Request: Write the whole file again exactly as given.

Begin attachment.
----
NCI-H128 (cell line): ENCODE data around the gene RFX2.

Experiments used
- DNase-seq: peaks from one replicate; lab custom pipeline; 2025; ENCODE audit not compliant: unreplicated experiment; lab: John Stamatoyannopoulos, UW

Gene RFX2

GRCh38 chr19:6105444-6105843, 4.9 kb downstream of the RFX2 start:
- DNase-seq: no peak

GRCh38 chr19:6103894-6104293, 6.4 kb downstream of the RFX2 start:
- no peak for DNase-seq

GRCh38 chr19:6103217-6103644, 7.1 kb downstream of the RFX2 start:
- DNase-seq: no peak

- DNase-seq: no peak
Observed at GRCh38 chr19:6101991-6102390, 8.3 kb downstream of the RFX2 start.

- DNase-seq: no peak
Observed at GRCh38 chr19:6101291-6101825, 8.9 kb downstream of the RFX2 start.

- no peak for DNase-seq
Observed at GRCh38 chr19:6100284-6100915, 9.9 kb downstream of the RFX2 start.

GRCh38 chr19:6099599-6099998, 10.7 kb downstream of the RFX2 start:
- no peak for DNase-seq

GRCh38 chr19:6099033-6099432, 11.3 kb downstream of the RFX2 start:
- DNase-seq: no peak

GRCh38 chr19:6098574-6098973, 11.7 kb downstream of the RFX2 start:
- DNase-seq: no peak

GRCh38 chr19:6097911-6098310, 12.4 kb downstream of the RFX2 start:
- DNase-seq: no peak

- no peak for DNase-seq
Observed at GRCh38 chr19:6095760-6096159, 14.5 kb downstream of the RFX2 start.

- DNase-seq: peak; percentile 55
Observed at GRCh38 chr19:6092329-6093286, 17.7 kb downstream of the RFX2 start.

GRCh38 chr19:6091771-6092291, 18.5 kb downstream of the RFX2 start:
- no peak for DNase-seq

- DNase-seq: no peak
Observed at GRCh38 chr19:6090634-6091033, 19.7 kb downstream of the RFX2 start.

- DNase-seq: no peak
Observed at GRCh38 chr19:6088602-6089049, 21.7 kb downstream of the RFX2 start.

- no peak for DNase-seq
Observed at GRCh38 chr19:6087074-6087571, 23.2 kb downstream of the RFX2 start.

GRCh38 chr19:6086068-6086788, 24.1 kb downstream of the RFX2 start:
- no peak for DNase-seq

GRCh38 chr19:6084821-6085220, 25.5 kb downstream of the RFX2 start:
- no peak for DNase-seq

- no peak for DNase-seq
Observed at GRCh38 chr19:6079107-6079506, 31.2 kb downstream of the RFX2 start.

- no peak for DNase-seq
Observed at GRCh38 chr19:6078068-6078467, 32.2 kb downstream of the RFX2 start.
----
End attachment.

NCI-H128 (cell line): ENCODE data around the gene RFX2.

Experiments used
- DNase-seq: peaks from one replicate; lab custom pipeline; 2025; ENCODE audit not compliant: unreplicated experiment; lab: John Stamatoyannopoulos, UW

Gene RFX2

GRCh38 chr19:6105444-6105843, 4.9 kb downstream of the RFX2 start:
- DNase-seq: no peak

GRCh38 chr19:6103894-6104293, 6.4 kb downstream of the RFX2 start:
- no peak for DNase-seq

GRCh38 chr19:6103217-6103644, 7.1 kb downstream of the RFX2 start:
- DNase-seq: no peak

- DNase-seq: no peak
Observed at GRCh38 chr19:6101991-6102390, 8.3 kb downstream of the RFX2 start.

- DNase-seq: no peak
Observed at GRCh38 chr19:6101291-6101825, 8.9 kb downstream of the RFX2 start.

- no peak for DNase-seq
Observed at GRCh38 chr19:6100284-6100915, 9.9 kb downstream of the RFX2 start.

GRCh38 chr19:6099599-6099998, 10.7 kb downstream of the RFX2 start:
- no peak for DNase-seq

GRCh38 chr19:6099033-6099432, 11.3 kb downstream of the RFX2 start:
- DNase-seq: no peak

GRCh38 chr19:6098574-6098973, 11.7 kb downstream of the RFX2 start:
- DNase-seq: no peak

GRCh38 chr19:6097911-6098310, 12.4 kb downstream of the RFX2 start:
- DNase-seq: no peak

- no peak for DNase-seq
Observed at GRCh38 chr19:6095760-6096159, 14.5 kb downstream of the RFX2 start.

- DNase-seq: peak; percentile 55
Observed at GRCh38 chr19:6092329-6093286, 17.7 kb downstream of the RFX2 start.

GRCh38 chr19:6091771-6092291, 18.5 kb downstream of the RFX2 start:
- no peak for DNase-seq

- DNase-seq: no peak
Observed at GRCh38 chr19:6090634-6091033, 19.7 kb downstream of the RFX2 start.

- DNase-seq: no peak
Observed at GRCh38 chr19:6088602-6089049, 21.7 kb downstream of the RFX2 start.

- no peak for DNase-seq
Observed at GRCh38 chr19:6087074-6087571, 23.2 kb downstream of the RFX2 start.

GRCh38 chr19:6086068-6086788, 24.1 kb downstream of the RFX2 start:
- no peak for DNase-seq

GRCh38 chr19:6084821-6085220, 25.5 kb downstream of the RFX2 start:
- no peak for DNase-seq

- no peak for DNase-seq
Observed at GRCh38 chr19:6079107-6079506, 31.2 kb downstream of the RFX2 start.

- no peak for DNase-seq
Observed at GRCh38 chr19:6078068-6078467, 32.2 kb downstream of the RFX2 start.